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In Haiti, Inclusive Leadership is Helping Communities Thrive

Article

A look at how KANPE develops programs hand-in-hand with local communities, fostering the inclusion of women and youth, and ultimately strengthening climate resilience in Baille Tourible. 

Author

Jacky Habib

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  • Article
  • Caribbean
  • Project

In Haiti, Inclusive Leadership is Helping Communities Thrive 

When The KANPE Foundation began working in Baille Tourible village in Haiti’s remote highlands, not all community members were engaged in its development. 

“When we got there, there were two well visible men’s associations, [which were] farmers associations. There were associations of women, but they were on the side. They didn’t have any activities, they weren’t organized — no meetings, nothing,” said Fritz Louis, KANPE’s program director.

Louis, who has worked for the organization since 2011, recalls that women were often excluded from community decision-making. 

We are a country where it’s men who make decisions,” he said.

Yet KANPE knew that women’s involvement would have positive ripple effects for all.

“We are working with women’s associations because we know how … dedicated they are not only for their children or their family but also for the community,” Louis said. 

According to Louis, residents of mountainous and remote communities such as Baille Tourible, located in the municipality of Thomonde, have been “abandoned.” The village is not connected to the country’s electrical grid and does not have access to running water. In addition, social challenges — from teenage pregnancy to low education levels — persist. 

In recent years, climate change has only worsened living conditions in the village. Due to deforestation, springs are drying, limiting water access, and negatively impacting agricultural activities and food security. According to the UN, Haiti is one of the countries which is least responsible for climate change due to its low greenhouse gas emissions, and yet, it has been ranked as one of the top countries affected by climate-related extreme weather events.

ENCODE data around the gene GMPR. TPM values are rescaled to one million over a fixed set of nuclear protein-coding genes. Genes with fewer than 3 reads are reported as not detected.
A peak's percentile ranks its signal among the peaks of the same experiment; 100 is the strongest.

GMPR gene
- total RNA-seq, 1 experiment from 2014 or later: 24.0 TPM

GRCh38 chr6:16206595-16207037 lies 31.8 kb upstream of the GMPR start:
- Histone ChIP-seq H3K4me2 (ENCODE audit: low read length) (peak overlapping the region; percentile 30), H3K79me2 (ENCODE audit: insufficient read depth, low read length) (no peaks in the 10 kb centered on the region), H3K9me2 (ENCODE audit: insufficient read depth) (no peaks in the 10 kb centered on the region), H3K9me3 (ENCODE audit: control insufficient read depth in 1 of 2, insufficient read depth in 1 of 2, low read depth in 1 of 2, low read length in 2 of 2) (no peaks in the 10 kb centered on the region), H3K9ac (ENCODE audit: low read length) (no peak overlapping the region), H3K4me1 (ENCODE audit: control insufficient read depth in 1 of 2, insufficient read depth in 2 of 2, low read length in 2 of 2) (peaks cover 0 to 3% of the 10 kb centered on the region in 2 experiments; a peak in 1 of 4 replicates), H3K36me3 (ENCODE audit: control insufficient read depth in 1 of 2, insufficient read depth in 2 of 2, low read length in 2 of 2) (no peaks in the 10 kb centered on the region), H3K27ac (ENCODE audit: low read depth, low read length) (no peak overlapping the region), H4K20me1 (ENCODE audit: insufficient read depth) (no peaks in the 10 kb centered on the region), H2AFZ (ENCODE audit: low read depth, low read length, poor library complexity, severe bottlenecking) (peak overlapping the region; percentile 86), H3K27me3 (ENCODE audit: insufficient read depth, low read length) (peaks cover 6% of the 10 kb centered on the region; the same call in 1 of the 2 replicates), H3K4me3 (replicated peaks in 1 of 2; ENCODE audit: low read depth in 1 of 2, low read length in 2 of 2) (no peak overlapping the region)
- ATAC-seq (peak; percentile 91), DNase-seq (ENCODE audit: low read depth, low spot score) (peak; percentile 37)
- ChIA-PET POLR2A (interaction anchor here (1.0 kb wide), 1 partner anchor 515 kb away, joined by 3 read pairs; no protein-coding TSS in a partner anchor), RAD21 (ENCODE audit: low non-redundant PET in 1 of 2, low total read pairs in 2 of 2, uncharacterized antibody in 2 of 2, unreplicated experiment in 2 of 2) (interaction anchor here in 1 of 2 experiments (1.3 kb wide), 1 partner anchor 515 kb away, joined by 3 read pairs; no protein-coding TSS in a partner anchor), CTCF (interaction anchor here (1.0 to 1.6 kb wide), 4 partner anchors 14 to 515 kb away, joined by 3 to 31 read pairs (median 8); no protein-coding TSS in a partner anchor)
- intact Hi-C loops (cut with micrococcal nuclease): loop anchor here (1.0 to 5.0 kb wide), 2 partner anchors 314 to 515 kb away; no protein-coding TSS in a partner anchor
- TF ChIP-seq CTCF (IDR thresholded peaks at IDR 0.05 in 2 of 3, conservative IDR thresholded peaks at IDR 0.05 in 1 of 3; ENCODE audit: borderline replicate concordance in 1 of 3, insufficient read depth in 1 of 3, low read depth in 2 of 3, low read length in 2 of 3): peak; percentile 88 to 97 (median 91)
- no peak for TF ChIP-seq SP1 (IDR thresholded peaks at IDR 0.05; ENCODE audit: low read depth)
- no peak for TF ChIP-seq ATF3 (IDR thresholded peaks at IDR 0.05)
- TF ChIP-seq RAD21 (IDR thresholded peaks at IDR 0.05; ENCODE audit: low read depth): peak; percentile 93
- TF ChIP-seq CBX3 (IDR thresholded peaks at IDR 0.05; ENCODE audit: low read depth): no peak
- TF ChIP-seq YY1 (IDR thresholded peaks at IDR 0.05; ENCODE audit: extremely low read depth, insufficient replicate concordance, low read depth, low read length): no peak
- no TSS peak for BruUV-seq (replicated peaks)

This reality makes KANPE’s vision for communities — becoming autonomous — all the more relevant. 

To realize this vision, the organization supports local partners who operate projects in areas including education, health, or conservation — and engages diverse community members. In Baille Tourible, KANPE works with two men’s organizations, three women’s associations, and one young adult organization. 

To support local leadership effectively, KANPE works with community associations that identify problems in their communities — such as decreased food harvest due to low-quality soil from deforestation. The groups then propose solutions to KANPE, working with the organization to develop projects. For example, to address the problem of reduced soil fertility, community groups proposed planting seedlings to support food security and strengthen climate resilience. 

KANPE, which began a 5-year partnership with Age of Union in 2021, now supports Baille Tourible community members to actualize this vision. The partnership supports an agroforestry and reforestation initiative to plant fruit and forest seedlings and supports a farmer field school and experimental farm activities. 

And KANPE is serious about working with community partners whose leadership is democratic and effective. When one association’s leaders, mostly elderly men, were reluctant to organize elections, KANPE worked to change their minds. Louis and his colleagues shared positive outcomes which could result from becoming more transparent and bringing youthful perspectives to the organization. 

“Some time along the way, they [the leaders] will have to sit down and let other people govern,” Louis said. “It has been hard, but we are getting some results and now getting new people involved in the governance.

According to Louis, inclusion, a cornerstone of KANPE’s approach, helps programs become more effective. In a nearby community, he witnessed an organization implement a reforestation program where adults planted seedlings in the mornings. The program failed to engage other community members, however. As a result, children would often pluck the seedlings from the soil when walking back from school in the afternoons. 

By designing inclusive programs from the start, KANPE avoids these challenges and maximizes the chances of success. This makes all the difference in strengthening climate resilience for vulnerable and neglected communities such as Baille Tourible. 

Credits

Josue Azor

Topics

  • Article
  • Caribbean
  • Project

Article written by
Jacky Habib

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